2020 will soon be in our rear-view mirror . . .  We look forward with hope and promise to 2021.     W e at The Couples Post   have shared in a practical way how we are so much stronger together as a couple.  May that strength help us navigate 2021 and beyond. 

The Elf on the Shelf

It’s that time of year – you know, when our kids are all on their best behavior and the most frequent threat you hear parents utter is “Santa is watching!” The latest craze is the Elf on the Shelf. The elf moves around your home, keeping its eye on your kids and causing a little mayhem along the way. Maybe your elf plays a game with a few of the stuffed animals in the house. Perhaps it gets into your cookie jar. Maybe it even spills flour in your kitchen. No matter what, the kids know it’s watching them. So, what if the elf was watching you and your spouse? Would he tell Santa to bring you a present or put a lump of coal in your stocking?

Great Sex!

Photo by  ijeab  /  Freepik     Sex between a married couple is not only good, it’s very good. If you read the research and surveys, you will find that married couples experience better and more frequent sex than non-married couples. Married couples are healthier, happier, and live longer. When we went on a WorldWide Marriage Encounter weekend, we were more than a little surprised when a priest told us that our love-making is good, is important for us, and is important to the world. He encouraged us to “make mad passionate love!”     So, why has married sex become something else? Society and media portray sex for married couples as dull and lifeless, a tool used to manipulate, something to joke about, and something that - beyond the newlywed phase- gradually drifts away. We’ve been sold this bill of goods, and we often buy into it! What we really crave in our sex life is to give and receive something powerful- to experience the depths of our passion and love for each other, t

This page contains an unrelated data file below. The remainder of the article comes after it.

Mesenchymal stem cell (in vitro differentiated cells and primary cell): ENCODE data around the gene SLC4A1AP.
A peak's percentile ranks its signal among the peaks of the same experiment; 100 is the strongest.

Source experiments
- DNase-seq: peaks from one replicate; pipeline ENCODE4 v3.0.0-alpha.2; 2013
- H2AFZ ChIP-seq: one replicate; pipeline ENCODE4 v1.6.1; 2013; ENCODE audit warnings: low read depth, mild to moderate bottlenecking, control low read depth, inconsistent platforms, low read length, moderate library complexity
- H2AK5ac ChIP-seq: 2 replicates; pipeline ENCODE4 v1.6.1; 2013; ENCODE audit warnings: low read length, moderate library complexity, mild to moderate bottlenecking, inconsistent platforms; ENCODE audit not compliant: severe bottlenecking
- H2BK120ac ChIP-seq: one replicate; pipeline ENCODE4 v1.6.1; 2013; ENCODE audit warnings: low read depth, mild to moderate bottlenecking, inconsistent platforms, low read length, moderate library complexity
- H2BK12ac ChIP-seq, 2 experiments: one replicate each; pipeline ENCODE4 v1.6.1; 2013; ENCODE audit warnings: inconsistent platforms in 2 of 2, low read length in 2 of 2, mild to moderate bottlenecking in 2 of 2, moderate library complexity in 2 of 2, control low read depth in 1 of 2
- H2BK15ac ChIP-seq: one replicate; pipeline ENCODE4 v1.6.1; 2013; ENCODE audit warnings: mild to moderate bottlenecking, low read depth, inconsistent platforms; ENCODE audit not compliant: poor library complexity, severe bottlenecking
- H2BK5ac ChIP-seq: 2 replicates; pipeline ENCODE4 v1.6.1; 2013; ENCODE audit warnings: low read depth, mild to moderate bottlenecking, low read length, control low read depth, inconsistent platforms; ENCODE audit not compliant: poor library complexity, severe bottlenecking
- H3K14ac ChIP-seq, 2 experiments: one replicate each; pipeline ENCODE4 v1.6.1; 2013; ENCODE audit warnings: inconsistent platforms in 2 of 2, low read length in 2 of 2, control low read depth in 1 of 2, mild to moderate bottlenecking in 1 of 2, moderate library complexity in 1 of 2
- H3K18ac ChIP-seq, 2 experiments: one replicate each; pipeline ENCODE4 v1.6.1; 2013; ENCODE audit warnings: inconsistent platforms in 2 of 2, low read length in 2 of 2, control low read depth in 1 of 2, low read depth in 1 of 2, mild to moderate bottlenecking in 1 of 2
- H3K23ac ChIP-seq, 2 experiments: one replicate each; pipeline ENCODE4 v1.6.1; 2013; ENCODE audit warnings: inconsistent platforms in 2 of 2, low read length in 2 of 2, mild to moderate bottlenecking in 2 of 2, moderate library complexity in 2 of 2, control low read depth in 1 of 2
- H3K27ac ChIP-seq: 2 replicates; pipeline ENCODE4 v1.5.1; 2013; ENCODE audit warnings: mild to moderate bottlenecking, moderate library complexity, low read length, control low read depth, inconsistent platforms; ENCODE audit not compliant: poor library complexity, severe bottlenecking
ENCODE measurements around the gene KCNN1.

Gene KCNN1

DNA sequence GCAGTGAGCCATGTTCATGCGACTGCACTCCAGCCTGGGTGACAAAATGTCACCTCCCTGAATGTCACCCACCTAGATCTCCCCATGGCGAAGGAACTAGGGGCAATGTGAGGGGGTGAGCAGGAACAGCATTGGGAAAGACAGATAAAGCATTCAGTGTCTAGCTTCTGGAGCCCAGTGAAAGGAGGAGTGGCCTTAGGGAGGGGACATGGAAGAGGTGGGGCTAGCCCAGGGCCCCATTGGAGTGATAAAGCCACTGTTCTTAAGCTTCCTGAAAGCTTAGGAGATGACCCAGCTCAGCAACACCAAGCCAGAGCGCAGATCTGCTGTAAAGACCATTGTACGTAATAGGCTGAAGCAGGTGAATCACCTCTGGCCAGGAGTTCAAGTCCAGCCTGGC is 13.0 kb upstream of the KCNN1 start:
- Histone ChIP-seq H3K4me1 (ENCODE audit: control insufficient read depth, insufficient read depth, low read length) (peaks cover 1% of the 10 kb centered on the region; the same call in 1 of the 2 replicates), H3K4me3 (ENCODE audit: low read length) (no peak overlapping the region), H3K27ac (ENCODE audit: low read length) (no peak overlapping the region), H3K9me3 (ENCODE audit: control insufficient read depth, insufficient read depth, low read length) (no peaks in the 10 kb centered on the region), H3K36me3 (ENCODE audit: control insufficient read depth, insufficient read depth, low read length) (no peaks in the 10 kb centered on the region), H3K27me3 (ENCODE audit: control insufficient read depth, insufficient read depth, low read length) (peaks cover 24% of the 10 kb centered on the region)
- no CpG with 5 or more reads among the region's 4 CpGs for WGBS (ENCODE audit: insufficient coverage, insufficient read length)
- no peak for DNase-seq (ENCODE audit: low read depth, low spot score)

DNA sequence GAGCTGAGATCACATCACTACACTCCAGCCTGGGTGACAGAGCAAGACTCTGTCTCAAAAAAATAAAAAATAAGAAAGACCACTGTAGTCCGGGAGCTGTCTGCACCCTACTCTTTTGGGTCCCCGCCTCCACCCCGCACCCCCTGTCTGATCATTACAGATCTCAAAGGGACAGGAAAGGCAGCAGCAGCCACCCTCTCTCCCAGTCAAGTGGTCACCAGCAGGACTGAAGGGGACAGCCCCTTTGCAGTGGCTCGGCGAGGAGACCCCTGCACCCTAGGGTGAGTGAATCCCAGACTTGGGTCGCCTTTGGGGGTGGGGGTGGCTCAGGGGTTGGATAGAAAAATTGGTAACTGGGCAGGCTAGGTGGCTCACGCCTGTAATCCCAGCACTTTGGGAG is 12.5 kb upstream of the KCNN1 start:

10 Things Women Want

1)  Learn her “Love Language :"   And speak it often! (Learn more:  What Language Are You Speaking? ) Janine’s love language is “Acts of Service.” So, when I vacuum or do dishes or cook, it fills up her ‘love tank' - her mood brightens and there’s a whole different vibe between us.   I can tell I’ve found a direct path to her heart.  

I Married YOU, Not Your Family

Photo by cottonbro from Pexels Growing up and getting married means that we leave our family of origin and start a new family.  We’re not asked to forget about mom and dad, but we do need to remember that our spousal relationship is important to take care of because it becomes the solid ground where we plant our new roots.

Marriage is a VERB

Marriage is not a noun; it's a verb.  It isn't something you get.  It's something you do.  It's the way you love your partner every day."